“Experience is binding” – Bob Cergol
You watch a movie, then notice the next day while you’re working, the movie has your inner movie working along trying to hash it out. The experience of watching the movie is taken by the mind as being real and therefore has to be worked out as if it happened. This is just like working four or five hard shifts, and then taking two days off for the mind to quiet down and process the mess. The experience is binding. If you are the type with a very strong personality and mind that are outward oriented, you never get a break from it, you try to still control it all, so that you can win. This means that the experience is binding to you and you can’t drop it.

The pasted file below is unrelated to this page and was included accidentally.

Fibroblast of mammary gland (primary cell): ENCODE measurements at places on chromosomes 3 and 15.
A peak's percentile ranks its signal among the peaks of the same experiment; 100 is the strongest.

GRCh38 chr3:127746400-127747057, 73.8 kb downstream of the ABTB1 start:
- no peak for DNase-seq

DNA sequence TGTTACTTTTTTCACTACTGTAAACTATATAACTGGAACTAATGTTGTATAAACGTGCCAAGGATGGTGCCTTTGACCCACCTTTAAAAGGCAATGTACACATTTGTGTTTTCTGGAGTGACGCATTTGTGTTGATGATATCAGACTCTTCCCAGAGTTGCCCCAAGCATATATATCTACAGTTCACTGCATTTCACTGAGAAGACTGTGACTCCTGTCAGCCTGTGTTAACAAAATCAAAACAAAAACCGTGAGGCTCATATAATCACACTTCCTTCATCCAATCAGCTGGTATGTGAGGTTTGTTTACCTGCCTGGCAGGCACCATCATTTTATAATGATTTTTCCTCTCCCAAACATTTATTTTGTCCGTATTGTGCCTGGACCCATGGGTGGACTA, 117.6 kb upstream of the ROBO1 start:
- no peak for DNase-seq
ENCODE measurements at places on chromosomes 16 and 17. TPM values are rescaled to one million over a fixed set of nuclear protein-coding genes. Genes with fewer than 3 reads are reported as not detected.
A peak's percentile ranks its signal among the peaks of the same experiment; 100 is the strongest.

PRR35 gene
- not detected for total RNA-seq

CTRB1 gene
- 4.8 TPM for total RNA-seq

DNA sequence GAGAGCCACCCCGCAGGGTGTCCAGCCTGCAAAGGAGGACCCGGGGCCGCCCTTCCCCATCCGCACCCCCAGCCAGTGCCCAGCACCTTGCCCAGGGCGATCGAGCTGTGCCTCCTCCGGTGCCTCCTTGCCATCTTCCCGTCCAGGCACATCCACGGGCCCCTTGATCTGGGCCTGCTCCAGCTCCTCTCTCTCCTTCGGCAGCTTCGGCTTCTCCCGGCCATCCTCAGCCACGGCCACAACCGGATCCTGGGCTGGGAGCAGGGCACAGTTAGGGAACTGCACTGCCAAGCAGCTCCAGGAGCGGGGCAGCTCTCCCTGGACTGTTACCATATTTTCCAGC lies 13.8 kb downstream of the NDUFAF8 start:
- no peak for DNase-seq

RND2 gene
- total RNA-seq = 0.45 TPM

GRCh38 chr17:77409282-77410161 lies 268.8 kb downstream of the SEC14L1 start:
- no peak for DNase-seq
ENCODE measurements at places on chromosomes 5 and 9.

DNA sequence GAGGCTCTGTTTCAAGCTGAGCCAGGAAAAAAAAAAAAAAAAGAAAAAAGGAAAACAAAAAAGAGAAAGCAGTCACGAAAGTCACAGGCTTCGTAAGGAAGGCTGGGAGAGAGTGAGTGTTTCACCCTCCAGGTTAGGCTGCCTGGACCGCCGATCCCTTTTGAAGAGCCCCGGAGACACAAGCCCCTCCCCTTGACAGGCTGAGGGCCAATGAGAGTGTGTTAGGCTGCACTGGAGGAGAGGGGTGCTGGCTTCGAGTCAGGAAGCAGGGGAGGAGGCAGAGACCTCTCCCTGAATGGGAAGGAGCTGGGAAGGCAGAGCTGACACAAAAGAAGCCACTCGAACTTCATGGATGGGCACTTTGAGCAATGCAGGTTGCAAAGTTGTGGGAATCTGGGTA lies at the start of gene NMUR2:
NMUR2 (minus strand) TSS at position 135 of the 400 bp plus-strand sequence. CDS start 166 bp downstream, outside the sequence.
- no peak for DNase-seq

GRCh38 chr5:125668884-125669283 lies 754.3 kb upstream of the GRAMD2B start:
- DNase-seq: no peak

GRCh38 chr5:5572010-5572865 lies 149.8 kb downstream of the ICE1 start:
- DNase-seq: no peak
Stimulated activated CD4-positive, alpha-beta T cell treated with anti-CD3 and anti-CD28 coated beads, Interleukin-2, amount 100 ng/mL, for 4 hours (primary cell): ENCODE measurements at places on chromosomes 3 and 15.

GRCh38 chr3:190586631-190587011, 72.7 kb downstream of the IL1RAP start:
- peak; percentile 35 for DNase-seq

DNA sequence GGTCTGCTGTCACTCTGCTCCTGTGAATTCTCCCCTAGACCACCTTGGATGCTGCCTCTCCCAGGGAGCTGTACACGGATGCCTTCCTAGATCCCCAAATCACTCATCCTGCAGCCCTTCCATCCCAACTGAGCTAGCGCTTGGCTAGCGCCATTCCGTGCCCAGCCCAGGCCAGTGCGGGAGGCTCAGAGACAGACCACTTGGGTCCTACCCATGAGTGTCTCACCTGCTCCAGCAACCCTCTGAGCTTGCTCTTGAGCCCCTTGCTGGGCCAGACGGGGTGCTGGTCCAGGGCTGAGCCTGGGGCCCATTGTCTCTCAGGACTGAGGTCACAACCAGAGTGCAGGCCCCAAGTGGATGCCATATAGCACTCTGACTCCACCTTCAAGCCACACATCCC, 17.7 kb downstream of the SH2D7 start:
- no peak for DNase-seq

The last statement shows why isolations, times spent alone, are so important. If you spend enough time out of pressing experiences, the inner movie starts to die down and you get a little breathing room. This could scare you half to death if you’re the type that’s identified with the inner movie, it would feel as if you’re losing your rich inner life. You don’t want quiet or stillness because that threatens that sense of self, or the self as it is and relates to the ego identified with the inner movie. If you sit long enough in the quiet, this sense of self gets threatened, you want to rush back into experience in order to regain that feeling of self, of life from drama.
Today’s social networking provides a sense of self to many, keeping Facebook and Twitter in business. It provides an effective escape from fear of loss of self, and sadly, from facing the Truth about what we really are. Isolations are important because they show us this inner movie, and the broad extent of its power over us. Quiet time spent alone reveals our inner self through the process of allowing the play and drama of modern life and its character-self to wind down.